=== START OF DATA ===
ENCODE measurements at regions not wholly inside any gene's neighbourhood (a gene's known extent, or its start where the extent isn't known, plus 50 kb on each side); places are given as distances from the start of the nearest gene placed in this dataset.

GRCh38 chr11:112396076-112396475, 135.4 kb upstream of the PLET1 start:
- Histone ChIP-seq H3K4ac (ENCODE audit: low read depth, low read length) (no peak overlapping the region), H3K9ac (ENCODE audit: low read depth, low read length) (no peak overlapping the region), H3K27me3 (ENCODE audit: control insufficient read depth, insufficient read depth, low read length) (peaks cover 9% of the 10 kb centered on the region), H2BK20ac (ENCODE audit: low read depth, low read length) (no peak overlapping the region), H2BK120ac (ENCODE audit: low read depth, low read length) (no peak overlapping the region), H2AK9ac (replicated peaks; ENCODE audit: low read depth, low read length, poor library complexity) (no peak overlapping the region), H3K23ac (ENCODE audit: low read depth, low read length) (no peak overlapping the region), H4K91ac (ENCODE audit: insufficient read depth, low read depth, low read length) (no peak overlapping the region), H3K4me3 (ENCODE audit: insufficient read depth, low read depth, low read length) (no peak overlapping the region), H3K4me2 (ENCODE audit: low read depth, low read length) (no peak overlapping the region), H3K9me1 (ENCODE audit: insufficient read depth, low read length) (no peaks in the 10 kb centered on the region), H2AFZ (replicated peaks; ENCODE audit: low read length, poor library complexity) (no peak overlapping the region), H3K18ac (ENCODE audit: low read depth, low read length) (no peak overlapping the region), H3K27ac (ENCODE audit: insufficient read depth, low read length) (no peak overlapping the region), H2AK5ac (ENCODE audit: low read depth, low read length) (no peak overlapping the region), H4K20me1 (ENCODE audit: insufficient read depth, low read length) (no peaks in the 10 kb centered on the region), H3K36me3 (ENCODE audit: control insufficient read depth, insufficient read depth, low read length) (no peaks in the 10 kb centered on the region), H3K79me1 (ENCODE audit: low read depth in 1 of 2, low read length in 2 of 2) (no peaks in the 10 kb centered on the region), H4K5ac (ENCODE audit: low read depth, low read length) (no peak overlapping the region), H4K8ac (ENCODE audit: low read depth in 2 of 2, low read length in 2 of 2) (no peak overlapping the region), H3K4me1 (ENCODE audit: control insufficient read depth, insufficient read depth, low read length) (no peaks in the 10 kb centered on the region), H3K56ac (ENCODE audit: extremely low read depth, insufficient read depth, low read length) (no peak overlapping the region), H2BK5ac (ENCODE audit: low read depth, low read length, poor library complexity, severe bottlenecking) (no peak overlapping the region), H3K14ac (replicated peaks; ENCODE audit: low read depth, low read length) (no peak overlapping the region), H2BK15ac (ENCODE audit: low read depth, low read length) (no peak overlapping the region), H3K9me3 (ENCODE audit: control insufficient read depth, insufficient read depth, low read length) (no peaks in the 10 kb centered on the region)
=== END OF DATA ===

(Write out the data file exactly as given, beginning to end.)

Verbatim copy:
ENCODE measurements at regions not wholly inside any gene's neighbourhood (a gene's known extent, or its start where the extent isn't known, plus 50 kb on each side); places are given as distances from the start of the nearest gene placed in this dataset.

GRCh38 chr11:112396076-112396475, 135.4 kb upstream of the PLET1 start:
- Histone ChIP-seq H3K4ac (ENCODE audit: low read depth, low read length) (no peak overlapping the region), H3K9ac (ENCODE audit: low read depth, low read length) (no peak overlapping the region), H3K27me3 (ENCODE audit: control insufficient read depth, insufficient read depth, low read length) (peaks cover 9% of the 10 kb centered on the region), H2BK20ac (ENCODE audit: low read depth, low read length) (no peak overlapping the region), H2BK120ac (ENCODE audit: low read depth, low read length) (no peak overlapping the region), H2AK9ac (replicated peaks; ENCODE audit: low read depth, low read length, poor library complexity) (no peak overlapping the region), H3K23ac (ENCODE audit: low read depth, low read length) (no peak overlapping the region), H4K91ac (ENCODE audit: insufficient read depth, low read depth, low read length) (no peak overlapping the region), H3K4me3 (ENCODE audit: insufficient read depth, low read depth, low read length) (no peak overlapping the region), H3K4me2 (ENCODE audit: low read depth, low read length) (no peak overlapping the region), H3K9me1 (ENCODE audit: insufficient read depth, low read length) (no peaks in the 10 kb centered on the region), H2AFZ (replicated peaks; ENCODE audit: low read length, poor library complexity) (no peak overlapping the region), H3K18ac (ENCODE audit: low read depth, low read length) (no peak overlapping the region), H3K27ac (ENCODE audit: insufficient read depth, low read length) (no peak overlapping the region), H2AK5ac (ENCODE audit: low read depth, low read length) (no peak overlapping the region), H4K20me1 (ENCODE audit: insufficient read depth, low read length) (no peaks in the 10 kb centered on the region), H3K36me3 (ENCODE audit: control insufficient read depth, insufficient read depth, low read length) (no peaks in the 10 kb centered on the region), H3K79me1 (ENCODE audit: low read depth in 1 of 2, low read length in 2 of 2) (no peaks in the 10 kb centered on the region), H4K5ac (ENCODE audit: low read depth, low read length) (no peak overlapping the region), H4K8ac (ENCODE audit: low read depth in 2 of 2, low read length in 2 of 2) (no peak overlapping the region), H3K4me1 (ENCODE audit: control insufficient read depth, insufficient read depth, low read length) (no peaks in the 10 kb centered on the region), H3K56ac (ENCODE audit: extremely low read depth, insufficient read depth, low read length) (no peak overlapping the region), H2BK5ac (ENCODE audit: low read depth, low read length, poor library complexity, severe bottlenecking) (no peak overlapping the region), H3K14ac (replicated peaks; ENCODE audit: low read depth, low read length) (no peak overlapping the region), H2BK15ac (ENCODE audit: low read depth, low read length) (no peak overlapping the region), H3K9me3 (ENCODE audit: control insufficient read depth, insufficient read depth, low read length) (no peaks in the 10 kb centered on the region)